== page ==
Ronny Yu’s 1982 film THE POSTMAN STRIKES BACK (or THE POSTMAN FIGHTS BACK in the U.K.) is not a sequel to Kevin Costner’s THE POSTMAN, but it is about a heroic letter deliverer. Courier Ma (Bryan Leung, IRON MONKEY, IP MAN, THE MAN WITH THE IRON FISTS) enjoys his humble life as a messenger in bandit-ridden territory between Canton and Shanghai. Like many of us he has the shadow of technological advancement hanging over him: when the trains come in, people like to tell him, they won’t need guys like him anymore. But he’s still reluctant to take 300 taels of gold for a sketchy delivery-through-the-mountains job offered to him by Hu (Eddy Ko, HEROES SHED NO TEARS, THE EAST IS RED, LETHAL WEAPON 4).
He only delivers letters, he says. And you can see why he likes it. The villages treat him like the ice cream man when he shows up. Now that I think about it it might not be because of the letters – he actually does bring the kids treats. He tries to introduce some kids to chocolate, which he got in Canton, but they refuse it because they say it looks like mud (or dog shit in the dub). I guess that shows you how important it is to experience different parts of the world and learn from different types of people. Those dumb little shits missed out on free chocolate! Back when it was rare!
Ma’s wimpier friend Yao Jie (Yat-Chor Yuen, CHINESE HERCULES, SOUL BROTHERS OF KUNG FU, IN THE LINE OF DUTY 4) really wants to take that job, and he can’t do it alone, so eventually Ma gives in. All they have to do is carry several cases, “a gift for Zhao Long” to deliver by his birthday to keep the peace. They just can’t look to see what’s in the cases. (That’s one of the Transporter’s rules also.)
They recruit miner and explosives expert Bu (Fan Mei-Sheng, THE ONE-ARMED SWORDSMAN, MAGNIFICENT BUTCHER, YEAR OF THE DRAGON), and Hu assigns them Fu Jun (Chow Yun-Fat, motherfuckin HARD BOILED), a suave, scarf-wearing hunk from Canton described as a “scholar” by some dudes who are looking for him for killing somebody in a fight over his cheating in gambling. The team doesn’t trust him because he must be there to spy on them, but I mean… he’s Chow Yun-Fat. He’s a lovable scoundrel. Obviously he’s gonna win them over.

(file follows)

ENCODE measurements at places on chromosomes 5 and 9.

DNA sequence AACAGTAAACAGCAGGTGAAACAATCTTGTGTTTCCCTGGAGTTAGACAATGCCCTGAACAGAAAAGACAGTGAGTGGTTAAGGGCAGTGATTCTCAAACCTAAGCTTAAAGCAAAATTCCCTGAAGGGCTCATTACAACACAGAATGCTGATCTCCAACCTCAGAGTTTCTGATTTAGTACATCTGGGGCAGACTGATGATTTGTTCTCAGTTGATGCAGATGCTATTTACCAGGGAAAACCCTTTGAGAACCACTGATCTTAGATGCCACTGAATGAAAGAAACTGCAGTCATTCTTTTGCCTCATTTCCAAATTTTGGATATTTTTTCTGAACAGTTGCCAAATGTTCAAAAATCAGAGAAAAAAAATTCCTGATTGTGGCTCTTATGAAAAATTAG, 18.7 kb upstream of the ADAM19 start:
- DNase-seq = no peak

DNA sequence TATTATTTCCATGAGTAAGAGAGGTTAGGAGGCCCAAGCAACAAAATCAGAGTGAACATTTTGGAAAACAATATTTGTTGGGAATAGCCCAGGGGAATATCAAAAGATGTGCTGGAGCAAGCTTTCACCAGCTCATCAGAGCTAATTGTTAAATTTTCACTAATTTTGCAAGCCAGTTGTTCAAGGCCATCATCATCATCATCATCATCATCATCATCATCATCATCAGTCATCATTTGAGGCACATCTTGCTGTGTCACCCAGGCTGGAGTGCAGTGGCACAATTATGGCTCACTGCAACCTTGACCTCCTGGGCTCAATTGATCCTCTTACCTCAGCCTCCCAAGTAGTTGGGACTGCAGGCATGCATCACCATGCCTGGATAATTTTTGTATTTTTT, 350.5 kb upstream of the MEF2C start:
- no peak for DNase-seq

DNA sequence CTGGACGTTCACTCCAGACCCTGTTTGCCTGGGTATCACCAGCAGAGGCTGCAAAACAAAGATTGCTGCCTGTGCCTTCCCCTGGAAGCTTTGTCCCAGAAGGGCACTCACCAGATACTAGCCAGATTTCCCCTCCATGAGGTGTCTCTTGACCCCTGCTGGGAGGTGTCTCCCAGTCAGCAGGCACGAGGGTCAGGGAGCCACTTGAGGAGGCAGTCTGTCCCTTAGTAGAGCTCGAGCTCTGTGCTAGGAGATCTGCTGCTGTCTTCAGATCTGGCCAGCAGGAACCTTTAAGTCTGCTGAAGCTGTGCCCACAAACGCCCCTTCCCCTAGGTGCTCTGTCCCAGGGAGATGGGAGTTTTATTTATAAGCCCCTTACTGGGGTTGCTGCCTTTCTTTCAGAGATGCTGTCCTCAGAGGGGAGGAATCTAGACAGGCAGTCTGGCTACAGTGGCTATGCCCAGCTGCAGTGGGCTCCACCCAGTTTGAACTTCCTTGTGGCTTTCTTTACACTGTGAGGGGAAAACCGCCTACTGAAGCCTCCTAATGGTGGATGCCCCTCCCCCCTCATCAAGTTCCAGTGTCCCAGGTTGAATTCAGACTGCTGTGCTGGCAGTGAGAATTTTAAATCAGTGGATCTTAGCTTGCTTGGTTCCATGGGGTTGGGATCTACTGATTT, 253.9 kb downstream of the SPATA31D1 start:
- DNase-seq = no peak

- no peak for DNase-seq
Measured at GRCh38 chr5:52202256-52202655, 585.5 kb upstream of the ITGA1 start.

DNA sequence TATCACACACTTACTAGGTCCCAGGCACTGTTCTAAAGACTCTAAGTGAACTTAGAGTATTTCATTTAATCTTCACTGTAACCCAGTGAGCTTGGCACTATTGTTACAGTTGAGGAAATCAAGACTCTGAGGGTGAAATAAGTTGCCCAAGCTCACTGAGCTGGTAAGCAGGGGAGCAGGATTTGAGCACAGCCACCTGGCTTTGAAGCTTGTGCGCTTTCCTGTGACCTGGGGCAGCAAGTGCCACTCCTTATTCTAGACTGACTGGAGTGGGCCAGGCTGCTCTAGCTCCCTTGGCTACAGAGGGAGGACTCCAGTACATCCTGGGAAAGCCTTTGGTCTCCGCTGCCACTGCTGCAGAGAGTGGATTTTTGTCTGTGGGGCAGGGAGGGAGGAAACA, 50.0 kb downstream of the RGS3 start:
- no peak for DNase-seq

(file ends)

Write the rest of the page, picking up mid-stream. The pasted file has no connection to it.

Bu brings a cage full of rats, for reasons he’s coy about. He also likes to drink, and shares some with the rats. His introduction (fearlessly winning a game of dynamite-stick-hot-potato with a dude named Shen who, judging from the burns on his face, has had some experience in this game) really reminds me of the introduction of James Coburn’s knife thrower character in THE MAGNIFICENT SEVEN, which of course was the American remake of the Japanese SEVEN SAMURAI. And Fu Jun, being a guy who’s likable even though he kills somebody who was rightfully coming after him for cheating at gambling, is just like Chris Pratt’s character in the Antoine Fuqua remake of THE MAGNIFICENT SEVEN. Whether any of these are referencing each other or they’re just sharing tropes, it goes to show how universal these stories are across different cultures.
When they embark on their journey a young woman named Guihwa (Cherie Chung, THE ENIGMATIC CASE, PEKING OPERA BLUES, ONCE A THIEF) asks Ma if she can travel with them to get back to her village. He turns her down. But she follows them anyway, and when she warns them that bandits stole their horses while they slept she becomes an official member of the group.
Although not listed as fight choreographer, Yuen Woo Ping gets a “production supervised by” credit, and that makes sense. Chow does more martial arts than in any movie I’ve seen him in besides CROUCHING TIGER, HIDDEN DRAGON (also with Yuen). Obviously that’s not Chow’s forte, but it wasn’t Keanu’s either and that didn’t stop Yuen on THE MATRIX. Fu Jun uses his scarf as a weapon and has an arrow that launches off of his wrist for emergencies. At one point he takes on two debt collectors who use what could only be described as a Master Blaster or Doubleman fighting style.